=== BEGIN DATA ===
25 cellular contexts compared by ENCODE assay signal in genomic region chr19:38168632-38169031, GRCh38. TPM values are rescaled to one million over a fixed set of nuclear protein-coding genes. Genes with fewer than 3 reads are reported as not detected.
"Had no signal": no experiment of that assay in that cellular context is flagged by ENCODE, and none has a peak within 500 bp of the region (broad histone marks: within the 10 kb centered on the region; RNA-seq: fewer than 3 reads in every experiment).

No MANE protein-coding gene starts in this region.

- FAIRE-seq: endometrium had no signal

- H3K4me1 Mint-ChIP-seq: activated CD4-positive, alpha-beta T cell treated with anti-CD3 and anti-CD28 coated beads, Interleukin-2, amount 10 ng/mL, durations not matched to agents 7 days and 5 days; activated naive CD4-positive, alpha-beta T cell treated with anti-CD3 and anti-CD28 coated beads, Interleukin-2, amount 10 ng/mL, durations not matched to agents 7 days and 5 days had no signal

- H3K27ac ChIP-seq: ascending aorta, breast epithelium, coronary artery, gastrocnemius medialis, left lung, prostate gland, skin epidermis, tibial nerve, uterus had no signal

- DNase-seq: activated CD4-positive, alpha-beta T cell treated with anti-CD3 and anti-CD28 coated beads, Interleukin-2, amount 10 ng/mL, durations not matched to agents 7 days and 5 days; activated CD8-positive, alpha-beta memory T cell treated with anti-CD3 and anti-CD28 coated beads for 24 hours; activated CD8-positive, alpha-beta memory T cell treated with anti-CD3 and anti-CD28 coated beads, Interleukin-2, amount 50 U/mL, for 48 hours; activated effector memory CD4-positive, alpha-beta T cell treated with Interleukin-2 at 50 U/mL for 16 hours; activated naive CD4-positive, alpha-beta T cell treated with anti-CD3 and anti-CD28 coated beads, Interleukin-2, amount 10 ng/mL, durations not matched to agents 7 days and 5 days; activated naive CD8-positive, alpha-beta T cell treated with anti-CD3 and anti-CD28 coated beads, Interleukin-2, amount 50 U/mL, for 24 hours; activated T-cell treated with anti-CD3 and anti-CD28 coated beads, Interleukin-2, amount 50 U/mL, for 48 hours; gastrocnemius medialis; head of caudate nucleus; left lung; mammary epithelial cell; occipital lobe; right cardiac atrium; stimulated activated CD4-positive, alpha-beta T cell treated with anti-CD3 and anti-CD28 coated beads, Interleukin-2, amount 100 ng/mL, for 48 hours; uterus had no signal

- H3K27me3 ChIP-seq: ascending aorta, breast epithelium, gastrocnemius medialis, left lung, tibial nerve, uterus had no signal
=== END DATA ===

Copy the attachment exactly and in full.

25 cellular contexts compared by ENCODE assay signal in genomic region chr19:38168632-38169031, GRCh38. TPM values are rescaled to one million over a fixed set of nuclear protein-coding genes. Genes with fewer than 3 reads are reported as not detected.
"Had no signal": no experiment of that assay in that cellular context is flagged by ENCODE, and none has a peak within 500 bp of the region (broad histone marks: within the 10 kb centered on the region; RNA-seq: fewer than 3 reads in every experiment).

No MANE protein-coding gene starts in this region.

- FAIRE-seq: endometrium had no signal

- H3K4me1 Mint-ChIP-seq: activated CD4-positive, alpha-beta T cell treated with anti-CD3 and anti-CD28 coated beads, Interleukin-2, amount 10 ng/mL, durations not matched to agents 7 days and 5 days; activated naive CD4-positive, alpha-beta T cell treated with anti-CD3 and anti-CD28 coated beads, Interleukin-2, amount 10 ng/mL, durations not matched to agents 7 days and 5 days had no signal

- H3K27ac ChIP-seq: ascending aorta, breast epithelium, coronary artery, gastrocnemius medialis, left lung, prostate gland, skin epidermis, tibial nerve, uterus had no signal

- DNase-seq: activated CD4-positive, alpha-beta T cell treated with anti-CD3 and anti-CD28 coated beads, Interleukin-2, amount 10 ng/mL, durations not matched to agents 7 days and 5 days; activated CD8-positive, alpha-beta memory T cell treated with anti-CD3 and anti-CD28 coated beads for 24 hours; activated CD8-positive, alpha-beta memory T cell treated with anti-CD3 and anti-CD28 coated beads, Interleukin-2, amount 50 U/mL, for 48 hours; activated effector memory CD4-positive, alpha-beta T cell treated with Interleukin-2 at 50 U/mL for 16 hours; activated naive CD4-positive, alpha-beta T cell treated with anti-CD3 and anti-CD28 coated beads, Interleukin-2, amount 10 ng/mL, durations not matched to agents 7 days and 5 days; activated naive CD8-positive, alpha-beta T cell treated with anti-CD3 and anti-CD28 coated beads, Interleukin-2, amount 50 U/mL, for 24 hours; activated T-cell treated with anti-CD3 and anti-CD28 coated beads, Interleukin-2, amount 50 U/mL, for 48 hours; gastrocnemius medialis; head of caudate nucleus; left lung; mammary epithelial cell; occipital lobe; right cardiac atrium; stimulated activated CD4-positive, alpha-beta T cell treated with anti-CD3 and anti-CD28 coated beads, Interleukin-2, amount 100 ng/mL, for 48 hours; uterus had no signal

- H3K27me3 ChIP-seq: ascending aorta, breast epithelium, gastrocnemius medialis, left lung, tibial nerve, uterus had no signal